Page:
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posted on May 25th, 2019

The Porsche 992 keeps its cool for a new generation

The Porsche 911 is a classic.

In the 1960s, the first-generation Porsche 911 (originally designated as Porsche 901) became the “it” car of the Hollywood elite. Unlike other flashier exotic brands, the Porsche 911 had a way of projecting confidence and sophistication yet low-key enough to be cool, like Janis Joplin cool.

Seriously. She said it in her own lyrics, “all my friends drive Porsches” in her 1971 song “Mercedes-Benz.”

And for millennials who may not have grown up with Janis Joplin blasting on the radio, the Disney movie Cars gave us Sally Carrera, Radiator Springs’ very own Porsche resident, probably one of the coolest Porsche 911s you’ll meet, tattoo and all.

Today, there’s a new generation of Porsche 911 fresh off the assembly line (for Porsche newbies, Porsche 992 is the internal name for the eighth generation of the rear-engine sports car). But is it possible for Porsche to update a classic without losing its original cool? The answer is yes.

Maintaining the classic 911 look

Image: Porsche

Whether you’re a Porsche enthusiast or know very little, chances are you’re familiar with the distinct shape of the Porsche 911.

The Porsche 992 keeps that same rounded-back silhouette that originated with the Porsche 356 (the Volkswagen Beetle, really), making only small adjustments like widening the rear bodywork and the front track and adding matching wider front fenders. The wheelbase is unchanged, but overall length grows by about an inch because of a more rounded nose.

The 992 is also a little bit heavier than the previous model. According to Car and Driver, the 992 Carrera S is 163 pounds heavier than the old car, and the 4S carries 158 more pounds. But taking into considering the increases in width and the length of the Porsche 992, the vehicle is a lighter, more agile car.

Porsche also made some adjustments to reduce the drag coefficient by adding a massive active rear spoiler to cover the outer edges of the taillight. The rear spoiler retracts in stages, taking it from casual drives down Main Street to reaching its top speed on the freeway.

Updating the Porsche 992 interior

Image: Porsche

Aside from the larger, 10.9-inch touchscreen pulled right from the Panamera and Macan inside the Porsche 992 interior, much of the cockpit remains unchanged.

A traditional five-dial instrument remains, but only the tachometer keeps its old school mechanical needle and its position behind the wheel. The one on the left shows a traditional-looking speedometer or displays the various driver aids now optional on the 992. Once again, new and old are merged to create something unique for the 2020 Porsche 911.

Speed and specs

The 2020 Porsche 911 goes from zero to 60 mph in four seconds (4.2 for the Porsche Carrera Cabriolet) with the twin-turbocharged flat 6 in the rear. The new 911 Carrera is tuned for 379 horsepower, impressive numbers for the base model.

The Porsche 911 boasts exceptional power across the torque band. The latest model is responsive with a wide torque plateau, a true descendant of the 1960s classic.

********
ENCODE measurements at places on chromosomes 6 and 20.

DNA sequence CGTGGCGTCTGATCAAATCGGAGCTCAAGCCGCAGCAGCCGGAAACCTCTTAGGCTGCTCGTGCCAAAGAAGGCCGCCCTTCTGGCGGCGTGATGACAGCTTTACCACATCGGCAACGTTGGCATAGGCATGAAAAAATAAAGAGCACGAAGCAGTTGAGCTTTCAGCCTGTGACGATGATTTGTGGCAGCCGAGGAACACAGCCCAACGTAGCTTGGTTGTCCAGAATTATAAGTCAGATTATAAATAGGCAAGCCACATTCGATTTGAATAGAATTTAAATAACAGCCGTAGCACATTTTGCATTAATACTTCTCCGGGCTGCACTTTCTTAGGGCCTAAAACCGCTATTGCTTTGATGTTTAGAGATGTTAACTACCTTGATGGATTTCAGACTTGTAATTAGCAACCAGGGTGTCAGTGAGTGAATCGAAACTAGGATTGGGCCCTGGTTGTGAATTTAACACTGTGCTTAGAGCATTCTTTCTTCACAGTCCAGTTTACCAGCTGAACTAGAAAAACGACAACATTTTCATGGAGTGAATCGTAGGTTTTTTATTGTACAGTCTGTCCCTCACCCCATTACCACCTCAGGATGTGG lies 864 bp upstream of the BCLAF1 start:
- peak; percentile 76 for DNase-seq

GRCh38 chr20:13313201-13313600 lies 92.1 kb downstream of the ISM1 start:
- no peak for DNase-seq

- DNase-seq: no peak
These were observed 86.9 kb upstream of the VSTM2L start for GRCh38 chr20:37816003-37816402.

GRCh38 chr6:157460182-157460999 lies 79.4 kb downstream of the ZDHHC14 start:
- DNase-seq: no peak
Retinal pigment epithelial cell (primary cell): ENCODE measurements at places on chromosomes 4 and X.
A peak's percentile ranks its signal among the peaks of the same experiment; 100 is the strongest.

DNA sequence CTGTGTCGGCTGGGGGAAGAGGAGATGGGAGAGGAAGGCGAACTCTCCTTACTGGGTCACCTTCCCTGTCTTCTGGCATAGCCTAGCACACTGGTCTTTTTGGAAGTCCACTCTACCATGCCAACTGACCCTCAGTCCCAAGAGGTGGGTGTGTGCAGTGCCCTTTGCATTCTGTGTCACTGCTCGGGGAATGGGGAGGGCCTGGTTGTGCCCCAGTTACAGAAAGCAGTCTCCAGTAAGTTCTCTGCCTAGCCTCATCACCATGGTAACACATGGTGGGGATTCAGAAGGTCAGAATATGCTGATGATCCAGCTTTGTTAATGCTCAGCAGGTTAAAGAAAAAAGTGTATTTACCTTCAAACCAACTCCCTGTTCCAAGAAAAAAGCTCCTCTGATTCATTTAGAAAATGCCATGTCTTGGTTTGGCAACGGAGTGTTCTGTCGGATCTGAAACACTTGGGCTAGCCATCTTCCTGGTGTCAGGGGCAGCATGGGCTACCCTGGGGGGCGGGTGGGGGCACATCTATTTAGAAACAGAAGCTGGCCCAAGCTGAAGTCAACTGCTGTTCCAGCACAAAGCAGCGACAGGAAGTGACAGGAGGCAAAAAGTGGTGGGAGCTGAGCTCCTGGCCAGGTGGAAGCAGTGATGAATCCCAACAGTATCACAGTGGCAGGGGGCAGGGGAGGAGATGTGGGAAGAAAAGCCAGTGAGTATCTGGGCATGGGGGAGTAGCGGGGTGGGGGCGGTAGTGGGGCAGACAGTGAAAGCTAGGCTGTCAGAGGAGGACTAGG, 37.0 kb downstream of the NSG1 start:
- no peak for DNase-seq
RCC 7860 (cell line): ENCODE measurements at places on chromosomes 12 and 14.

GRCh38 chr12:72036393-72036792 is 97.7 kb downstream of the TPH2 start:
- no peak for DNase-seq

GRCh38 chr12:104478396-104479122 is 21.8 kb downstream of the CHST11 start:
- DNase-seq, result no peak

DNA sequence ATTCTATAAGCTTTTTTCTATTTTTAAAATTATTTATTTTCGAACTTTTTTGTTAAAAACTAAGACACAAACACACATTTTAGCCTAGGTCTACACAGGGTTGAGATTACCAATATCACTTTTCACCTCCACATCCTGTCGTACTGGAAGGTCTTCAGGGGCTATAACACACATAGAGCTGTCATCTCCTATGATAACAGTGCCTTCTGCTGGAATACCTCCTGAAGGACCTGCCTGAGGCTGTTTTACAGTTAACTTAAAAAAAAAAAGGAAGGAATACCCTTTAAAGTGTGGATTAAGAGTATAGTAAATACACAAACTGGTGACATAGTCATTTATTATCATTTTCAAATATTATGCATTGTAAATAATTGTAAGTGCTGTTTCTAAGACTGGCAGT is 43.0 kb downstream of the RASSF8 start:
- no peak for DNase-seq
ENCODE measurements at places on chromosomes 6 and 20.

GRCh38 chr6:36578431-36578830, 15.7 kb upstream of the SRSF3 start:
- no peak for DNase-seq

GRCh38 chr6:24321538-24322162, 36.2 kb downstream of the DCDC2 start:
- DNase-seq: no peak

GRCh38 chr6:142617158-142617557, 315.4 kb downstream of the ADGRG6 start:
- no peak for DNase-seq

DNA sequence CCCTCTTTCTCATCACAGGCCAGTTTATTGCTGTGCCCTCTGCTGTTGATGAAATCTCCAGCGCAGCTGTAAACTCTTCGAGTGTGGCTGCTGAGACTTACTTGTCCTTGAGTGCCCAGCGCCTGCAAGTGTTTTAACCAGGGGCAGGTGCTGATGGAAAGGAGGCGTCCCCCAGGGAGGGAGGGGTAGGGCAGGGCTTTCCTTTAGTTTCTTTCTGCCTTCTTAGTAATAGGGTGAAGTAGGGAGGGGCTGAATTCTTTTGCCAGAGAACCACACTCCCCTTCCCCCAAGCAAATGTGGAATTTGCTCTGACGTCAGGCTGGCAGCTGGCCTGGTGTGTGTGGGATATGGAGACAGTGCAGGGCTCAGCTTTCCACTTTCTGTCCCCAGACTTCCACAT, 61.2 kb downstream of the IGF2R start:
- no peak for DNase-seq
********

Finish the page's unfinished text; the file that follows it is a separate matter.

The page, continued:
No word yet on when the Porsche 992’s manual transmission will make its debut. Porsche has promised seven-speed manual transmission for the Carrera and the Carrera S.

Even if these updates were all Porsche did to this classic ride, it would already be an upgrade. But Porsche being Porsche, it upgraded the new 992 with a little extra.

Porsche 911 named 2019’s “most profitable car”

Image: Porsche

The eighth generation of this classic sports car was officially named “Most Profitable Car” by Bloomberg Intelligence after accounting for nearly 30% of total Porsche AG earnings in 2019 with a high profit margin. The Porsche 911 beat out big names, including the Ferrari F8 Tributo, Aston Martin DBX, Mercedes-Benz GLE, and BMW X5.

And people aren’t just flocking to buy the base model of the Porsche 911. They’re purchasing models with upgrades, leaving the base model the least profitable version of the car. As the saying goes, go big or go home. With sophisticated upgrades and more power, the new 911 will be no exception.

What to expect for the 2020 Porsche 911 Turbo

The regular 911 has been turbocharged since the 2016 model year, but the new 992 Turbo will get a significant upgrade. With 600 horsepower said to come from the twin-turbocharged flat-six, the new Turbo model should leave the current and past Turbo 911s in the dust.

All-wheel drive will be standard, as will Porsche’s new eight-speed PDK transmission, and a slew of dynamic aids like rear-wheel steering.

The 992 Turbo model is set to come out by the end of 2019 with a price tag starting at $161,000.

A Porsche 911 for everyone

The Porsche 911 has long established itself as a classic choice for anyone looking for speed and sophistication. And there really is a Porsche 911 for everyone.

But if you don’t believe us, read up on all the different Porsche 911 models of the outgoing generation. Chances are you’ll find one that was made specifically with you in mind.

And when you’re ready, take one for a spin yourself and see what the fuss is all about!